Half an hour before Julian Schnabel was scheduled to begin his
curatorial lecture on the solo Dennis Hopper retrospective in the
little Tokyo MoCa, a line stretched out the door and around the
corner. To amuse the crowd at the front of the line and those of
us waiting in a separate area, a gallery attendant demonstrated a
performance utilizing a Chris Burden sculpture, wherein a
stationary motorcycle was ridden, and the wheels on the bike
provided enough energy to turn an oversize iron wheel that
looked to weigh as much as a compact car. Light applause
followed. Fifteen minutes before the start of the lecture, every
one with a blue ticket was ushered into the side gallery where
Hopper’s work filled several of the museums smaller
interconnected rooms. Some gathered in the front, some wandered
through the adjoining rooms.
Schnabel’s reputation preceded him: as a larger than life character, darling of the 80’s art boom, and one of the few artists to successfully break into Hollywood, notably directing 2007’s “The Diving Bell and the Butterfly,” which was nominated for 4 Oscars, and having just directed William Dafoe, Freida Pinto, and Vanessa Redgrave in “Miral,” a chronicle of Hind Husseini's effort to establish an orphanage in Jerusalem after the 1948 partition of Palestine and the creation of the state of Israel.
I had heard that Schnabel wore his pajamas in public, but I was still mildly shocked when he arrived, at the top of the stairs, bare-chested and wearing what could euphemistically be described as a navy “leisure suit” with white piping. The crowd was so thick that he couldn’t pass through the top of the stairs. Although he had intended the intimate type of gallery walk wherein a curator and small group of aficionados stroll from canvas to canvas, he was forced to address several hundred of us in the front gallery from an elevated position in the entry.
Schnabel began with Hopper’s own words, reciting a poem Hopper had written about his boyhood in Kansas, and every one was a little spooked when a series of noises disrupted the poem; an alarm probably set off by some one standing too close to a sculpture and the strange groaning of a what I guess was the plumbing system led Schnabel to quip, “He’s with us now.” And in image, at least, he was. For Hopper’s own visage stared at us in polymer resin, as a near to life sized black and white cowboy, standing in an island of too limey green Sequoias, and also in monumental canvases reproduced from his photographs, in which he documented his fascination with and friendship with artists such as Warhol and Lichtenstein, founders of Pop.
Schnabel ‘s magnanimous attitude characterized his description of the work; he emphasized Hopper as a Conceptual artist although most everyone else would likely see him as an actor who brought in his naturally mimetic qualities to work that varied from Abstract Expressionist to Dada to Photorealist influences. Though I agree that the work is conceptually grounded, and I was impressed to learn that Hopper had even met Duchamp, I think that Hopper was too invested in object making to really qualify as a Conceptualist in the more frequently used definition of the term within the art lexicon. But I’m just parsing semantics. Schnabel , after all, is known as an iconoclast, and listening to him speak, it was clear he had no qualms about using his curatorial might to benefit an old friend, that he was the type of guy who would stand up for those he cares for and feel no sense of embarrassment. He stated that Hopper “painted his own paintings,” yet elsewhere I read that Hopper’s larger work, blown up reproductions of Hopper’s photos, had been painted by hired hands. It would seem that Hopper painted some of his own paintings. The large scale sculptures, which reference the ubiquitous kitsch of the California highways, were also fabricated by others under Hopper’s supervision. That hardly makes him any different than Hirsch, Murakami, or Koons. Except perhaps it seems—to some—doubly unfair, that Hopper has crossed posthumously from Hollywood into the type of canonization that a solo retrospective in a major metropolitan museum almost guarantees: the two machines, the two star systems, seemingly much farther apart than the 2462 miles between their respective epicenters in New York and Los Angeles.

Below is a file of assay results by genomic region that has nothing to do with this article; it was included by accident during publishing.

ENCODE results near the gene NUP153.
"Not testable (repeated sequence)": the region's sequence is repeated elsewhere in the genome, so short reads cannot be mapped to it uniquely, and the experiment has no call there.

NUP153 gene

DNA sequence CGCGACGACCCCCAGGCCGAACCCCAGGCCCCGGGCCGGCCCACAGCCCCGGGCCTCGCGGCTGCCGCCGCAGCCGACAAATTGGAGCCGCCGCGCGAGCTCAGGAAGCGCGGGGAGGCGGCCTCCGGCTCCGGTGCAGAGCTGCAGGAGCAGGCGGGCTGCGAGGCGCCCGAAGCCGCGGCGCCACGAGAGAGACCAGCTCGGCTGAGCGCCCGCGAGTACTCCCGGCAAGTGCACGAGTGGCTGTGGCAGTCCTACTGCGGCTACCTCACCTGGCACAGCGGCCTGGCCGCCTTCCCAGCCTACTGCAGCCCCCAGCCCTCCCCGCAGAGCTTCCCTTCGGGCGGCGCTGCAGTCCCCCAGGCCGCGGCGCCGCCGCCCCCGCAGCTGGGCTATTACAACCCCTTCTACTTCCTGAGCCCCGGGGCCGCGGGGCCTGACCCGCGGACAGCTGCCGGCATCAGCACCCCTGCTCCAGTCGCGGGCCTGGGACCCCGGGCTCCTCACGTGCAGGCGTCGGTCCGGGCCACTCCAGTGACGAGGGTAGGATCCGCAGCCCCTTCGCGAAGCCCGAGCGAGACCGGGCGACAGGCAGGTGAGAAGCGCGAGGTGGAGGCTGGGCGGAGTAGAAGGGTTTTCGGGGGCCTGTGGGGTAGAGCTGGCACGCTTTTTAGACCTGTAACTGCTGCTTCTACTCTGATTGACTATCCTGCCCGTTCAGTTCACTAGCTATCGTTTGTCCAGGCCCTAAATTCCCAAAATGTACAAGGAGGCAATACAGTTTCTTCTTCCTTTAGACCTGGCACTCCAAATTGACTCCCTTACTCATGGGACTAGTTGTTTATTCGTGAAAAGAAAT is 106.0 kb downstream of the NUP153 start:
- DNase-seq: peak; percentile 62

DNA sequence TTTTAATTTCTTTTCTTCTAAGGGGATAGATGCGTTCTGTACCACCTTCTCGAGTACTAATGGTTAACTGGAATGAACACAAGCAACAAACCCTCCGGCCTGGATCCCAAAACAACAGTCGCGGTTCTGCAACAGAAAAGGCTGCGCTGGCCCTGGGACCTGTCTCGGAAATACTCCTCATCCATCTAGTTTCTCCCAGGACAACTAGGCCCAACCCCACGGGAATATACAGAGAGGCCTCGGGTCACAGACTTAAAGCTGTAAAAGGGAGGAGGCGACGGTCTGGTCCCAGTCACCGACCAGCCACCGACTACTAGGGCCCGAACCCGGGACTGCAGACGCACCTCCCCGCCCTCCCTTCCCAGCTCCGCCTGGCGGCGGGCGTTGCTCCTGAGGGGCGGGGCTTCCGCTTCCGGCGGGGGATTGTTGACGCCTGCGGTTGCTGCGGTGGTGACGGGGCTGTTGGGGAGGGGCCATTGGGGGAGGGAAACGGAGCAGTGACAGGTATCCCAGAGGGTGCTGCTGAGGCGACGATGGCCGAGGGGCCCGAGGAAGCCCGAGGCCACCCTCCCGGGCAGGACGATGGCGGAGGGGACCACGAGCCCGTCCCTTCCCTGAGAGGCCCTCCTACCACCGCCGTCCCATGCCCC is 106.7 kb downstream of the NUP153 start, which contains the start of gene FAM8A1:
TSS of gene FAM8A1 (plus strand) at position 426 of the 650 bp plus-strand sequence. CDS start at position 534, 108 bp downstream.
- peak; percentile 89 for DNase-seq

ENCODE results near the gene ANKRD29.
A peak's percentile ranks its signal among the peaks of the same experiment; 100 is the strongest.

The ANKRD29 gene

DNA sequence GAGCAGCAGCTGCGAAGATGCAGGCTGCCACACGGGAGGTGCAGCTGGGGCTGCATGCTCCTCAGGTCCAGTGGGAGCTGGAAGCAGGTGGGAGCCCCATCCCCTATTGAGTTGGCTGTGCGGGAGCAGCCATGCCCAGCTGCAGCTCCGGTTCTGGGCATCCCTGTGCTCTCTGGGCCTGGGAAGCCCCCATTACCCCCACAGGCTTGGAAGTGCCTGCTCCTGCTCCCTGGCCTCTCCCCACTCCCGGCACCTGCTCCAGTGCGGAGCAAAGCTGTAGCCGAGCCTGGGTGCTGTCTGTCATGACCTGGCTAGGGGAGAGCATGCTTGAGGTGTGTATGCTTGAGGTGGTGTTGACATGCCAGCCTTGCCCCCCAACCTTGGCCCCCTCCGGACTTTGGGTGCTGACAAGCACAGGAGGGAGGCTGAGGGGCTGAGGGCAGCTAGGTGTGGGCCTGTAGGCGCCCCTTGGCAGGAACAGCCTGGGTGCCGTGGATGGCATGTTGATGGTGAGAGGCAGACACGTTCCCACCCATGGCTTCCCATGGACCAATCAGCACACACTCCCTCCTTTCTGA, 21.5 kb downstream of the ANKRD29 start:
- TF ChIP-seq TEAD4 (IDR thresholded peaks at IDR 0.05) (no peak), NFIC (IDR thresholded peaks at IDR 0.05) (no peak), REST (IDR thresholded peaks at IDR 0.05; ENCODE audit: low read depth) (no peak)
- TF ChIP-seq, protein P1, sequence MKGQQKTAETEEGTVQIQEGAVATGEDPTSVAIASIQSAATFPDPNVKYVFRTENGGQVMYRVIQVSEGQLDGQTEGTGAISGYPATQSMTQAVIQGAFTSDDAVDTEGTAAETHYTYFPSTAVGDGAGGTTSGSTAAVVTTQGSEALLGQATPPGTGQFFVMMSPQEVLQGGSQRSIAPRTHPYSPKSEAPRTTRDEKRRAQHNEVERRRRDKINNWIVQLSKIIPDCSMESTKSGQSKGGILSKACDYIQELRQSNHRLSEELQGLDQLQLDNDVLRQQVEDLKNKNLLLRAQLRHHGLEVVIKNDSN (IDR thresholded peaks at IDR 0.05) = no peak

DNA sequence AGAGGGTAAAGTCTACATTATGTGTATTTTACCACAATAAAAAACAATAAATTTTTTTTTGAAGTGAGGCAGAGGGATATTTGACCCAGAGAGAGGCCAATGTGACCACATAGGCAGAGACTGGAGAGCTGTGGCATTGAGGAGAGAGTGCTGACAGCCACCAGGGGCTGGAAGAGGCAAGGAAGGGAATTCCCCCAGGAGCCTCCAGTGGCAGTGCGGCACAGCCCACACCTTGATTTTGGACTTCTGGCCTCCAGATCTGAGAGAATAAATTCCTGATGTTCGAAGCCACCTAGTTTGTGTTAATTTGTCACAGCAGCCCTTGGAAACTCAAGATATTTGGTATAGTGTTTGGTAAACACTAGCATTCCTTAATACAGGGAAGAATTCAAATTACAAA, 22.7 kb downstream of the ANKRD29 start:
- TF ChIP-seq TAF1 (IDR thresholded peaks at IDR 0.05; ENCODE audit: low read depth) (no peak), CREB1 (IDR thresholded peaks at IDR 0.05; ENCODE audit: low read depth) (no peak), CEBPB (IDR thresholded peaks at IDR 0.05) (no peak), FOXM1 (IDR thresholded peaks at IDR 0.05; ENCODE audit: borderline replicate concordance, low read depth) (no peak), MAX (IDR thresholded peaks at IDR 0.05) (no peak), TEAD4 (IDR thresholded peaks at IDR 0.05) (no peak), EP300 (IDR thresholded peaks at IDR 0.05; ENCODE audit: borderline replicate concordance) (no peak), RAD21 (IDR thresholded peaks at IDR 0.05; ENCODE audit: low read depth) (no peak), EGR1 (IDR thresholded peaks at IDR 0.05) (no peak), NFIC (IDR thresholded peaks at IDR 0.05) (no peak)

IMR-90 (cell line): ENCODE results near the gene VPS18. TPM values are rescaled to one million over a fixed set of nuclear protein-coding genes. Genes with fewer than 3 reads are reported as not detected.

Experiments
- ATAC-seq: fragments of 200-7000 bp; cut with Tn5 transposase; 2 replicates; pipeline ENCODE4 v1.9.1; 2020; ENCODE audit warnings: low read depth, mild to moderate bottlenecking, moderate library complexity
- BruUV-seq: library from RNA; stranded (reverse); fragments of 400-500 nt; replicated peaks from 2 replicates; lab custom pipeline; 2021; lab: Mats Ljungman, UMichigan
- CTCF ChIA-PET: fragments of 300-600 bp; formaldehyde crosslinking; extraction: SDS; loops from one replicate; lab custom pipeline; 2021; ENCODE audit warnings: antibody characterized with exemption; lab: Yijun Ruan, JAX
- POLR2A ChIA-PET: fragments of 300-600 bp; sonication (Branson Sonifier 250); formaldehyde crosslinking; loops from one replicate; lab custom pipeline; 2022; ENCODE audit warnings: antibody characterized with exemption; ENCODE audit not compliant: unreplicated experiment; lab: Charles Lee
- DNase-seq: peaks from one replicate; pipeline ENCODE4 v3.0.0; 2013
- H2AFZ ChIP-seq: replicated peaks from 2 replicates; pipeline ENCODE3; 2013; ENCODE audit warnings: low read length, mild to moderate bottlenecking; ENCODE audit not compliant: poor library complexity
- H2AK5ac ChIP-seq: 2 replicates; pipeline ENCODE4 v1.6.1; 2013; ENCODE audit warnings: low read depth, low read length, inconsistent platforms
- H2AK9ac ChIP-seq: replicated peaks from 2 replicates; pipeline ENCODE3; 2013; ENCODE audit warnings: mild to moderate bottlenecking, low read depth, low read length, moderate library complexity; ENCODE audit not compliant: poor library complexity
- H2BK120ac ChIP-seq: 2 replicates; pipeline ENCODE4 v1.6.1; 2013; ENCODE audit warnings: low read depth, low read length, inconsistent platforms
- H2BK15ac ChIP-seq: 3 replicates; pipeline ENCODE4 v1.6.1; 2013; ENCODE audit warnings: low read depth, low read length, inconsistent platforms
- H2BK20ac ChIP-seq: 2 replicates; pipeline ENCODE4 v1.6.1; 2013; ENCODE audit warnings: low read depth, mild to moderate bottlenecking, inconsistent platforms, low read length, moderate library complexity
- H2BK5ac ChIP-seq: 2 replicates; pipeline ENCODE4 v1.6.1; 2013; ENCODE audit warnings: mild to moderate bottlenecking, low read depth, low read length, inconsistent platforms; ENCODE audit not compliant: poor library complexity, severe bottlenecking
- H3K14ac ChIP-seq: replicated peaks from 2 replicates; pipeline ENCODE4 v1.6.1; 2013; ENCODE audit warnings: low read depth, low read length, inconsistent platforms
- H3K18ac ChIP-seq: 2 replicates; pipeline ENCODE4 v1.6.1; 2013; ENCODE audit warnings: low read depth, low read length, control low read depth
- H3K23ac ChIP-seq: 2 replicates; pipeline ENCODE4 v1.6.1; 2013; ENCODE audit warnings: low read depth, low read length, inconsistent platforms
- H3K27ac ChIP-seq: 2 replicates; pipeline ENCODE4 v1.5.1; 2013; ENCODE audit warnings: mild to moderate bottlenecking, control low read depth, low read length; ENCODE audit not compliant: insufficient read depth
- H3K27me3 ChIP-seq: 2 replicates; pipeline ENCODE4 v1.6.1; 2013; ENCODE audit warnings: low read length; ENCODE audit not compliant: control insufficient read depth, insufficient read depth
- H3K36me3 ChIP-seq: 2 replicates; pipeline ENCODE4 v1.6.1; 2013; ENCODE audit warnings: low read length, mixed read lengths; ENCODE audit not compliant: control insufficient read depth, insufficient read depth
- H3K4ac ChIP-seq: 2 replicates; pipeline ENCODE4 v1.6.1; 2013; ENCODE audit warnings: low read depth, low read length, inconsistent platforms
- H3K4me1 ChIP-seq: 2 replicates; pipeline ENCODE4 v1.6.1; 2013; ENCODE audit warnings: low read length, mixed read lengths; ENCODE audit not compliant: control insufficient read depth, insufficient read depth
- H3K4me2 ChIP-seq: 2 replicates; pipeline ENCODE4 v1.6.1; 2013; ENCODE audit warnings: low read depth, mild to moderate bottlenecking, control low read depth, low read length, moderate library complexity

There’s something of a jealous tinge to some of the negative reviews of Hopper’s work. But that’s life. It isn’t easy, and it isn’t fair. And when you win too many games people will assume, perhaps themselves unfairly, that you’ve cheated. So I recommend trying not to think “this is a movie star” you go see the show, and try to approach it with an open mind. At the same time, the types of decisions that Hopper makes, which Schnabel calls “conceptual” I would say come from being an actor who is also an artist. While the art marketing machine pushes artists to create a sort of “identity” or association and loyalty to a particular school of thought or movement, and then repeat endless variations upon their signature, as an actor, Hopper seemed to have felt a freedom o play various roles as an artist in a way that artists coming from academia are discouraged to explore. I feel that is the other reason for some of the harsh critiques. He’s not playing by the same (unwritten, unspoken) rules.
At the close of Schnabel’s lecture, the highly esteemed abstract painter Ed Moses, who was also in attendance, said that Hopper’s real legacy was “Easy Rider” and “Blue Velvet.” Schnabel, of course, disagreed. History, I believe, will redeem what is beautiful, and what is true. Where does Hopper’s work fall into either category? Why don’t you go see for yourself, and draw your own conclusion?
Over 200 Dennis Hopper works are on display at the Museum of Contemporary Art Geffen Center from July 11 to September 26, 2010. His work is represented in New York by the Tony Shafrazi Gallery and in Los Angeles by David Lawrence Gallery.